environmental impacts of their projects and to examine options for mitigating them, they will be more likely to avoid environmentally destructive actions.  Information generated through the NEPA process also facilitates
public oversight of federal actions.  NEPA’s influence has been global because its framework for environmental reviews, exemplified by detailed “environmental impact statements,” has become a model for environmental
policies in more than 150 countries.

Over the past decade or so, legal scholarship has been greatly influenced by economic research methods and has increasingly incorporated sophisticated empirical methods.  However, the adoption of these methods has been uneven, with a disproportionate share of empirical studies occurring in certain fields of legal scholarship (e.g., intellectual property, corporations, torts).  While environmental law has been deeply influenced by scholarship at the intersection of law and economics, this work has not extended to empirical studies of litigation and has only recently included empirical work on rulemaking by federal agencies (i.e., issuance of regulations).  The proposed project would be among the first empirical studies of environmental litigation to utilize methods beyond descriptive statistics, and the first comprehensive study of litigation under NEPA.  This kind of work is long overdue, but one benefit to the lag in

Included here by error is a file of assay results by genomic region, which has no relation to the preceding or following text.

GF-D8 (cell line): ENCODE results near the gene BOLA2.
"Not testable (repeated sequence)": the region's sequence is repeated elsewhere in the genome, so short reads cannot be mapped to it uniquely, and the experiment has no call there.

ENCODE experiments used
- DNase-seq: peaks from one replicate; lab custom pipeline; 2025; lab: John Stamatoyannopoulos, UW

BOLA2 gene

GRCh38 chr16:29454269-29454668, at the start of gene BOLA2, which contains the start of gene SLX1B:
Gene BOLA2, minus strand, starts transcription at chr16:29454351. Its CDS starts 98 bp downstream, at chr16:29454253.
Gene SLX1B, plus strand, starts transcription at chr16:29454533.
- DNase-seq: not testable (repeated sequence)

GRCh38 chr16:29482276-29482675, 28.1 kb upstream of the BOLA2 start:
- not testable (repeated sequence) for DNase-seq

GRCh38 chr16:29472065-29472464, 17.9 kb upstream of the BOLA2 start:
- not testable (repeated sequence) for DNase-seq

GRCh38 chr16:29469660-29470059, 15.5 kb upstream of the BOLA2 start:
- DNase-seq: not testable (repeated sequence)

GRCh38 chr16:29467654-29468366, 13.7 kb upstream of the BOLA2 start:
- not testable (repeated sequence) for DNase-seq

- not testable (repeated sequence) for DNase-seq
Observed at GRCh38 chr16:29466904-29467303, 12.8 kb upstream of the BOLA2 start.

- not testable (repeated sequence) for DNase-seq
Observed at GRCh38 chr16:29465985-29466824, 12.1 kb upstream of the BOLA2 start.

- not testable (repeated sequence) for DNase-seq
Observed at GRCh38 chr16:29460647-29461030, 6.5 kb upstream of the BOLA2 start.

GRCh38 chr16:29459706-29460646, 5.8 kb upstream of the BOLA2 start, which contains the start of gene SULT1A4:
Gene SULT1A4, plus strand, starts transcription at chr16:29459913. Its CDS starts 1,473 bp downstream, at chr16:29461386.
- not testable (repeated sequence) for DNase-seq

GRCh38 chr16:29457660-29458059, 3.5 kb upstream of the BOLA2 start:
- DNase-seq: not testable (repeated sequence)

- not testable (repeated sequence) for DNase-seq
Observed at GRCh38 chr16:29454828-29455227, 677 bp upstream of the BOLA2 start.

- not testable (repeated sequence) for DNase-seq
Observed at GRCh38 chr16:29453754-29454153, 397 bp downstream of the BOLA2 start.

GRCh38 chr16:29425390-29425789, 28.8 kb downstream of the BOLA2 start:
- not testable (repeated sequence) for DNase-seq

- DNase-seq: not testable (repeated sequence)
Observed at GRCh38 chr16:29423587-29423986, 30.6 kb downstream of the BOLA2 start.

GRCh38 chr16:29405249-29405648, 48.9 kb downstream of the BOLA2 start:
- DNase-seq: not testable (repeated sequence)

empirical environmental scholarship is that the study design will benefit from work in other fields of law.  Recent studies of patent litigation, in particular, will provide valuable models for the study proposed here.